Domestic cats in Thailand have also been infected with the H5N1 virus.11,12 In February 2004, a group of 15 cats living near an affected poultry farm became ill. According to news reports, three of
the cats had been tested for avian influenza by researchers at Thailand's Kasetsart University, with two cats having positive
results at that time. Fourteen of the 15 cats had died, and the last cat was very ill. The method of influenza transmission
in these cats was unknown.
Influenza in greyhounds: A cautionary tale
A second outbreak of H5N1 avian influenza in nondomestic cats occurred in October 2004 in a tiger zoo in Thailand.13 Initially, the cats likely became infected by ingesting raw infected bird carcasses. Tigers infected later in the outbreak
were probably infected by cat-to-cat transmission because they were fed cooked poultry beginning a few days after the first
tigers became ill. Clinical signs in affected tigers included respiratory distress, a serosanguineous nasal discharge, neurologic
signs, and high fever. Leukopenia, thrombocytopenia, and elevated liver enzyme activities were common laboratory findings.
Most of the animals had severe lung congestion and hemorrhage. Infection with H5N1 avian influenza virus was confirmed in
several animals by using immunohistochemistry, virus isolation, or both techniques. Twenty-nine tigers died during the first
week of the outbreak, and a total of 147 of the zoo's 441 tigers either died or were euthanized during the three weeks after
the first tigers became ill.
Experimental inoculation of domestic cats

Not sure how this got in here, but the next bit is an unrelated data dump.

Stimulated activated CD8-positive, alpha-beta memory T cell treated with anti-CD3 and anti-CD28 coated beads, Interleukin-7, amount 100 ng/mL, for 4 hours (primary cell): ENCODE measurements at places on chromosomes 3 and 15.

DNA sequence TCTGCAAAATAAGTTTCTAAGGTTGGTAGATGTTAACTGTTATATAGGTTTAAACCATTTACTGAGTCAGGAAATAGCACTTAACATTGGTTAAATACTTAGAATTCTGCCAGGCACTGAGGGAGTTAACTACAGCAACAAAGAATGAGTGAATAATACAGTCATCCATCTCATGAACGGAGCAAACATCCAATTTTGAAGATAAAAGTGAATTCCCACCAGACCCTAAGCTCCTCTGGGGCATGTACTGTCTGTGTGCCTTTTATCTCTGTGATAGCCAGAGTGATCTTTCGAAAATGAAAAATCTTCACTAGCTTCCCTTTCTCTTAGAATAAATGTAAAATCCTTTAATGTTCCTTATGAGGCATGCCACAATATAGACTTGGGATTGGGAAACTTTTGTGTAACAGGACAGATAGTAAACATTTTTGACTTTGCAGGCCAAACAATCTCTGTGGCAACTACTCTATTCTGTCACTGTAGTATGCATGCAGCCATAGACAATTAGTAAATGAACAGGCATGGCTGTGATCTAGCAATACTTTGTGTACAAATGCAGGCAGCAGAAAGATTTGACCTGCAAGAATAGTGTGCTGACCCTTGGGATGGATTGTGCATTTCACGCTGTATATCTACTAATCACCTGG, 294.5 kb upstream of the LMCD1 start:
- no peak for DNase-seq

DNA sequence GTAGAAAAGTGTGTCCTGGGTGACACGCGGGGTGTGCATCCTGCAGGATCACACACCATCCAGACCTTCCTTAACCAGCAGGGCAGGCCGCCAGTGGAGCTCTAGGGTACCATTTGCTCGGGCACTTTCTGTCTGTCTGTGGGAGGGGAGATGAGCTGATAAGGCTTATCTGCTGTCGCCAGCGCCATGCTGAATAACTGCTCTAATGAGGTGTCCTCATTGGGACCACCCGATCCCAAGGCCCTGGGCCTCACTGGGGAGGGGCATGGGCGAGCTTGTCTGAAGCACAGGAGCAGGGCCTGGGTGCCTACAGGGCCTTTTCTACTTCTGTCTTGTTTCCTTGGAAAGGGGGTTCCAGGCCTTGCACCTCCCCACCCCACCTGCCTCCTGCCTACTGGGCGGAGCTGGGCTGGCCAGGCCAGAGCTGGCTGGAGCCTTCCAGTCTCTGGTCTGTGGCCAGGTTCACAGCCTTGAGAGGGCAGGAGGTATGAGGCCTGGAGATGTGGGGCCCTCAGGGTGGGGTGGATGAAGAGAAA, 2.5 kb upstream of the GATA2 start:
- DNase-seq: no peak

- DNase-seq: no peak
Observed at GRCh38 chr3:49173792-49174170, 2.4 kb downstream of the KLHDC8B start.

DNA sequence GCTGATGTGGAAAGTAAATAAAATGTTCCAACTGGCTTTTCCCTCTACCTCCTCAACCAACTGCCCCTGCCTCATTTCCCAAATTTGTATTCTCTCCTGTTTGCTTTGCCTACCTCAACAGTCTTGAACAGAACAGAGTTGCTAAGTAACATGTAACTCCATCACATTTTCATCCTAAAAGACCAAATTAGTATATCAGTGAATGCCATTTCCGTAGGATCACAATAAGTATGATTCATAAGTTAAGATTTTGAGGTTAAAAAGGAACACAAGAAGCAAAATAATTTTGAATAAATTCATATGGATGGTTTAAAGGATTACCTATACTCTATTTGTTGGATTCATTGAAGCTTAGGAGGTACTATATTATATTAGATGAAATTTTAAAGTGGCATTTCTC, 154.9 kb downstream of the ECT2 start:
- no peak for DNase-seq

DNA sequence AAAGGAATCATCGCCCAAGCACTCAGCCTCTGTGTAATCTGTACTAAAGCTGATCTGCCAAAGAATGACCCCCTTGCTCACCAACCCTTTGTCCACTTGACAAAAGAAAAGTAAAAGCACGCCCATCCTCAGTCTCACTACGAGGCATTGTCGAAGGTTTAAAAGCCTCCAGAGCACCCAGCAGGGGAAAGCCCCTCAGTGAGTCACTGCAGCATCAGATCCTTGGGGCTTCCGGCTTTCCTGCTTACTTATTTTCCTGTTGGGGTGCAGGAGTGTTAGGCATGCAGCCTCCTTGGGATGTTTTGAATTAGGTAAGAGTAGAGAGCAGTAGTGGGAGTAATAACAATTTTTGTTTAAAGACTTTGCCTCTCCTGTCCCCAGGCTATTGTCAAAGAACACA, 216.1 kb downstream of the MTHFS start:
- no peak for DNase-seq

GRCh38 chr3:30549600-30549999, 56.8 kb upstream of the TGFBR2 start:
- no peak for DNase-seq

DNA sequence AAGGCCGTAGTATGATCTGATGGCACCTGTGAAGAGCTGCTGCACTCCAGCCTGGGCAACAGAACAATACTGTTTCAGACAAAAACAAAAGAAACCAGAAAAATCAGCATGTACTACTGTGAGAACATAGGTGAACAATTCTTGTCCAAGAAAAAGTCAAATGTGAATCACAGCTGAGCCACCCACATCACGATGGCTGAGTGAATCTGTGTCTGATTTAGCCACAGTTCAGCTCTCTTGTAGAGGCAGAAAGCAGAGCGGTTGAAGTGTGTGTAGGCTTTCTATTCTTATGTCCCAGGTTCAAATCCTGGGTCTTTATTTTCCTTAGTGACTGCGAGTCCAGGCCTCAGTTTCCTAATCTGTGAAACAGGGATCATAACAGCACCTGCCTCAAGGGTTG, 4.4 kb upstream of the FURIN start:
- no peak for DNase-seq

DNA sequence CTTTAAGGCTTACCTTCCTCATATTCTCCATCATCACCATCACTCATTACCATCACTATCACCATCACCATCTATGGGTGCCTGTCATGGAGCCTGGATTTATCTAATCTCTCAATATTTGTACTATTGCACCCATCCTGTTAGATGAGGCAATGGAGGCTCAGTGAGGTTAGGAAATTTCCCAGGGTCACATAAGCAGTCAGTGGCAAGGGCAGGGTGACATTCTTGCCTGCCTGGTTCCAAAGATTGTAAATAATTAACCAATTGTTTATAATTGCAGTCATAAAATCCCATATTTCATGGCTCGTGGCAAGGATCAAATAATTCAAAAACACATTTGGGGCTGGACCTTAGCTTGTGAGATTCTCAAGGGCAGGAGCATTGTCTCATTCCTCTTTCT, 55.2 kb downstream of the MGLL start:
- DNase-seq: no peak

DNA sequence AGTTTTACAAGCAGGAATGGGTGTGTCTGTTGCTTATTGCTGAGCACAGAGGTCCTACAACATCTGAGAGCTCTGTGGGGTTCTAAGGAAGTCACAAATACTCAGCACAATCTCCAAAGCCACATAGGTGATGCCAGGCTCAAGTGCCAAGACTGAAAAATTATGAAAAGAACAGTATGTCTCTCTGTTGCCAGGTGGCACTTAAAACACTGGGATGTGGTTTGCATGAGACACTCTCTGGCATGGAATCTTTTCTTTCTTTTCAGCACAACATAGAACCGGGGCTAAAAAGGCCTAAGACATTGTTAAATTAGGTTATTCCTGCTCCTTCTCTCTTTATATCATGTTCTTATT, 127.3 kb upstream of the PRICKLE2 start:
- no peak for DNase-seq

In addition to these outbreaks, researchers have demonstrated the susceptibility of domestic cats to H5N1 avian influenza
virus.14 Unlike in previous studies with other influenza virus strains, cats developed severe respiratory disease after exposure to
H5N1 virus by ingestion, intratracheal inoculation, or contact with experimentally infected cats. Intratracheal inoculation
of three cats resulted in fever beginning Day 1 after exposure and in decreased activity, conjunctivitis, and labored breathing
by Day 2 after exposure. One cat died on Day 6. Pathologic findings included focal pulmonary consolidation and diffuse alveolar
damage. Two cats housed with these infected cats and three cats fed virus-infected chicks also developed similar clinical
signs and pathology. Infection with H5N1 avian influenza virus was confirmed in all these cats by virus isolation from pharyngeal
swabs and by immunohistochemistry on lung tissue.
THE VETERINARIAN'S ROLE IN INFLUENZA SURVEILLANCE
The H5N1 outbreaks in domestic and nondomestic cats in Thailand emphasize the potential of this virus as a feline pathogen.
Although poultry and wild ducks are the primary reservoir of the virus, several species of songbirds are also susceptible
to infection.15 These bird populations could serve as a conduit of human infection through feline intermediaries. With each genetic reassortment
of the influenza viruses, species barriers become less effective (Figure 2). Many influenza viruses can no longer legitimately be categorized as equine, avian, human, or swine viruses. It seems reasonable
for veterinarians to consider including influenza as a differential diagnosis in cats with respiratory and neurologic disease.
Prompt recognition of avian influenza in any susceptible population of animals will help control its spread and decrease the
chance of another devastating influenza pandemic.
Figure 2. Genetic reassortment of influenza viruses may lead to additional species being involved in transmission.